First things first. I needed to get to my room and unpack. It was on the Deck 9 (ninth floor), room 198. It was a balcony Stateroom that afforded me the golden opportunity to savour the wonders of nature. It provided a peep into the ocean to see Harmony sail blissfully on the calm waters of the Mediterranean. Though I had cruised on Brilliance of the Seas, another ship owned by RCI, what I saw in Harmony was more than harmonious.
In the evening, it was time for dinner at designated dining rooms. There, I connected with other Nigerians onboard. I met Mrs Inge Cross, International Representative (Africa), RCI, Mrs Bimbo Durosinmi-Etti, Managing Director of Traveltron Nigeria Limited, Mrs Arit Tunde-Imoyo, Managing Director Travel Plans and Tours Limited, Mrs Tinuke Nwakohu, Managing Director of Aviator Travels and Tours Limited and Mr Gabriel Osho of the Television Continental. There were other nationals around. I also met journalists from different countries. We compared notes on how the noble profession is practiced in our respective climes. That will be a story for another day. We had a sumptuous dinner but I wasn’t quite satisfied because I chose from a menu list I was quite unfamiliar with. As people got engrossed in various conversations, I sneaked away to the Windjammer, a large buffet area dubbed the ‘market place’. It was Mrs Cross, that noticed I was ‘missing’ at the dinner table. She figured I may have gone to the Windjammer to make myself happy. She was right but I didn’t go alone. I lured Wale Ojo Lanre of the Nigerian Tribune to join me. He ended up thanking me profusely for “opening his eyes to varieties”. Though the Nigerian women aboard Harmony are regular guests on cruise ships but they also doffed their hats for the floating city. They promised to market the new ship to many Nigerians as part of their efforts to deepen cruise sales in Nigeria.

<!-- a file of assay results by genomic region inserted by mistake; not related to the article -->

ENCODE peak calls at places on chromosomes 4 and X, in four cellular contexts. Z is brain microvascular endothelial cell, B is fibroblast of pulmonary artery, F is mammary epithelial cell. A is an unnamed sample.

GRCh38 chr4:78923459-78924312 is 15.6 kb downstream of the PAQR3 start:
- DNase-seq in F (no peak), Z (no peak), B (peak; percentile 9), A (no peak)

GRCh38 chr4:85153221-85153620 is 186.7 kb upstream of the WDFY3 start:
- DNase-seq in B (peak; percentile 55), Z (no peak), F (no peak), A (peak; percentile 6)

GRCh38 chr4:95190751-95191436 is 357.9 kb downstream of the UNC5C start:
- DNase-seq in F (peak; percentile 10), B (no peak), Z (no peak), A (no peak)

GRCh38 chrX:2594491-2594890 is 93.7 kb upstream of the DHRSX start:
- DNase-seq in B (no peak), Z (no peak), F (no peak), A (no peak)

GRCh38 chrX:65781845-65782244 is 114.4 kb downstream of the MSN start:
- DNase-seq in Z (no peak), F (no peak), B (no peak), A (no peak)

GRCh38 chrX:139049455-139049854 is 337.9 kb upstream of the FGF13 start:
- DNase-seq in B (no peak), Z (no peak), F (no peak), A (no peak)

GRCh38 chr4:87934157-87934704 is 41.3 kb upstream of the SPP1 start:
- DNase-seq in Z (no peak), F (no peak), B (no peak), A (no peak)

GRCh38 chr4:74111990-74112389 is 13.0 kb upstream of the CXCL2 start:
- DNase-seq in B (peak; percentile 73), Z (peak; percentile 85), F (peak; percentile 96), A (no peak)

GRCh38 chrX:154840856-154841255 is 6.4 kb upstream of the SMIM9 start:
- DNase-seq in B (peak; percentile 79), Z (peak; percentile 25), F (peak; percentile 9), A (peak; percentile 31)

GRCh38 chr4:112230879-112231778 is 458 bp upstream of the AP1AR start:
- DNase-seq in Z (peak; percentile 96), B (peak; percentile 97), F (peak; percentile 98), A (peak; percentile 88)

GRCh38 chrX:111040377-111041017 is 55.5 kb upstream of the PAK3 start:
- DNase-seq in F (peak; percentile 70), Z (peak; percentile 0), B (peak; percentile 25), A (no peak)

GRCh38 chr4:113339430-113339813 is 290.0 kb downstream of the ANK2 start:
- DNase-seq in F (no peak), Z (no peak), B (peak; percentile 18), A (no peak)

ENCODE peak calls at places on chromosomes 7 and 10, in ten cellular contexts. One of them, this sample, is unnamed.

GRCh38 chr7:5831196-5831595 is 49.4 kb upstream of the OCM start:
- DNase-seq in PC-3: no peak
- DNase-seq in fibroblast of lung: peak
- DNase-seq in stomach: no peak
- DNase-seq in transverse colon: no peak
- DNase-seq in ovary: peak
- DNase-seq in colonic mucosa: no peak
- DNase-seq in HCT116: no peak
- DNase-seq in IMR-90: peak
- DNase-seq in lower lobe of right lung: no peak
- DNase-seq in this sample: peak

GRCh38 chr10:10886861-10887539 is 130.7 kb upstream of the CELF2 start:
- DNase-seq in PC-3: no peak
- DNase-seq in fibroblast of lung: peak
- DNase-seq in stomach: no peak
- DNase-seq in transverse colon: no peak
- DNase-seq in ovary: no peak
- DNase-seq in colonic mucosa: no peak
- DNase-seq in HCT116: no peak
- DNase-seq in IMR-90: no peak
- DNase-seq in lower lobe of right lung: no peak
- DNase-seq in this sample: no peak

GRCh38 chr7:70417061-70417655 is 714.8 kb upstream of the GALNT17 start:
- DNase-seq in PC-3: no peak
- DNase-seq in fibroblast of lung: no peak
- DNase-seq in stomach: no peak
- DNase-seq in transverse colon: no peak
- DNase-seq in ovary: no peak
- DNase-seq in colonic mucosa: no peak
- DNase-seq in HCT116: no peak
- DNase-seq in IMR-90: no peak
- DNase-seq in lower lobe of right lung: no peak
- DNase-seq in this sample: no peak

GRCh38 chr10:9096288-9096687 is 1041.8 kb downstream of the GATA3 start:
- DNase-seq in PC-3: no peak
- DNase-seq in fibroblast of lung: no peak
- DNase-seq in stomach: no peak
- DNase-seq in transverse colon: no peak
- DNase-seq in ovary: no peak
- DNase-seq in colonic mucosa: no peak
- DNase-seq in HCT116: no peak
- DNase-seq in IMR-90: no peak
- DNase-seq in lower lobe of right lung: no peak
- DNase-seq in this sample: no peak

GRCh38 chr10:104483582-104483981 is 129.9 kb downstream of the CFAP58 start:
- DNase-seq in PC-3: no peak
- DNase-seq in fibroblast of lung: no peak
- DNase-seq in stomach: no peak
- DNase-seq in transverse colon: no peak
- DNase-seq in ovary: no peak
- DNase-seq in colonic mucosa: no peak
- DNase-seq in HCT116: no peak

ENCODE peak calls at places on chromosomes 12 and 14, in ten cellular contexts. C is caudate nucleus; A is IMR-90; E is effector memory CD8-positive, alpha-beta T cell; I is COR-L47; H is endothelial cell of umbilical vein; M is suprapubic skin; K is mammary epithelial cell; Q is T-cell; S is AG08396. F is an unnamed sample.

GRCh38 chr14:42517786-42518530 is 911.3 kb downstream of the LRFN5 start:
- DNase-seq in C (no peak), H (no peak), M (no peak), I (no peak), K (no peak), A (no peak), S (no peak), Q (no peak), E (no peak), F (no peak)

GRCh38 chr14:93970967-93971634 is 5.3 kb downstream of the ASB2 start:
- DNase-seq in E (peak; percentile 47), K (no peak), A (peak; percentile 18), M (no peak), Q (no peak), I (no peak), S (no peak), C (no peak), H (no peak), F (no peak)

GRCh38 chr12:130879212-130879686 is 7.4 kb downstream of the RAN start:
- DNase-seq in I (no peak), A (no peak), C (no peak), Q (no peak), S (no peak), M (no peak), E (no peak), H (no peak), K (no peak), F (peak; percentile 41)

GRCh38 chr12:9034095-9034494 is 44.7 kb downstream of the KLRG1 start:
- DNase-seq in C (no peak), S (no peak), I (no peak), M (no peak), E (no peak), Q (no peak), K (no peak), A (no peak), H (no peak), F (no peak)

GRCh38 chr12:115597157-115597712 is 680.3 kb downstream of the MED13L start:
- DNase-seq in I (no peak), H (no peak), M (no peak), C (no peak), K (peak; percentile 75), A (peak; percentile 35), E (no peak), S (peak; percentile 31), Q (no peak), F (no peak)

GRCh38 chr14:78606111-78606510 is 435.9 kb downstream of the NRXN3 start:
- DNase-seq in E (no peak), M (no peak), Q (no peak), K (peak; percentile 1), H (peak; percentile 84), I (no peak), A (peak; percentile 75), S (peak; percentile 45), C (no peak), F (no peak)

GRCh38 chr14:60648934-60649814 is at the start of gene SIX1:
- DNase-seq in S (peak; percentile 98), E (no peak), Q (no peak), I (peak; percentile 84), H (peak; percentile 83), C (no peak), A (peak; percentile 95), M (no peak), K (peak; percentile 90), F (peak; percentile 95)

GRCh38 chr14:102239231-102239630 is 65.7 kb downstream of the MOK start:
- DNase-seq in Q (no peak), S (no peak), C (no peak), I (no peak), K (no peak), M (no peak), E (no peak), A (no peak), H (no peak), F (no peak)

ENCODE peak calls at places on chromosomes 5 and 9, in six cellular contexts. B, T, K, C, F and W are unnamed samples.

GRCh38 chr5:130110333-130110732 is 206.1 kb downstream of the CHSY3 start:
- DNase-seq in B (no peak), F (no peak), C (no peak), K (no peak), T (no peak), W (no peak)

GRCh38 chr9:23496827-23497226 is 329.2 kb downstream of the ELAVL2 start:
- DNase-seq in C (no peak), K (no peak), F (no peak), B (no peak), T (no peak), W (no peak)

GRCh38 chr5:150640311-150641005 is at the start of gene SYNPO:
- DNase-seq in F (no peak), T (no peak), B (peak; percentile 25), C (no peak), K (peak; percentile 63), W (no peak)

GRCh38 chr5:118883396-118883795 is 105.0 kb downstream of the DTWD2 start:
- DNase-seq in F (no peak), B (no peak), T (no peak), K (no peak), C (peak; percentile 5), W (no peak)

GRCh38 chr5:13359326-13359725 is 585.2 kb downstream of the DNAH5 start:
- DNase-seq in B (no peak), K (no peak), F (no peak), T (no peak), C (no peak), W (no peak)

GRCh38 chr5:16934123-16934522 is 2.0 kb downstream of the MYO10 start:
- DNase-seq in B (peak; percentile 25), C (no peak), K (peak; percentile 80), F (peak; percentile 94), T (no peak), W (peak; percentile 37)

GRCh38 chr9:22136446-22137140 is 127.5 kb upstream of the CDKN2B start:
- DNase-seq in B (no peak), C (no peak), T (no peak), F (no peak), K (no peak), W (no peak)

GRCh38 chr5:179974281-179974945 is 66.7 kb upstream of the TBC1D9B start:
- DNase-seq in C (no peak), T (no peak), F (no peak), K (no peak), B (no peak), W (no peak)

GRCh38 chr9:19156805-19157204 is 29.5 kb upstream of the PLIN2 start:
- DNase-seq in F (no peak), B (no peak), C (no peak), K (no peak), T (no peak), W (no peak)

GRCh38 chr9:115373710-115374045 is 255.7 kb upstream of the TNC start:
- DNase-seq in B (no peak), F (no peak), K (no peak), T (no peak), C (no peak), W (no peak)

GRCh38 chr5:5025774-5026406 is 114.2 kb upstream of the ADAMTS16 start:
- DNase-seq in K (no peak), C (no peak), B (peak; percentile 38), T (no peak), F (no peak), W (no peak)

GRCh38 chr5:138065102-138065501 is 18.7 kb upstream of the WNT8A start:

The next day, we met the President/Chief Executive Officer of RCI, Michael Bayley, some of his management staff and the Captain of Harmony, Gus Andersen during an international press briefing held in Studio B.
He hinted of plans to collaborate with cruise sales agents to grow the Nigerian market.
That done, it was time to get into the groove. Yes! The world’s biggest cruise ship is literally packed with fun. The ship has so many features that will keep you entertained at all hours of the day and well into the night. She’s constantly buzzing with energy. I played table tennis and basketball. The ship has three big pools, a relaxing spa, wine-pairing dinner, shopping arena and live music at every turn. Remember the popular Starbuck Coffee? You’ll find it onboard the Harmony. I made out time to speak with some RCI staff and Nigerians onboard. I watched one or two shows. There was certainly so much to catch up with in a very short time. Three days appeared to be three seconds. In a short while, I was all packed. It was time to disembark. I made my way to town and flew the next day to Turkey. I connected Lagos four hours later and landed at the Murtala Muhammed International Airport to behold darkness. A saddening anti-climax.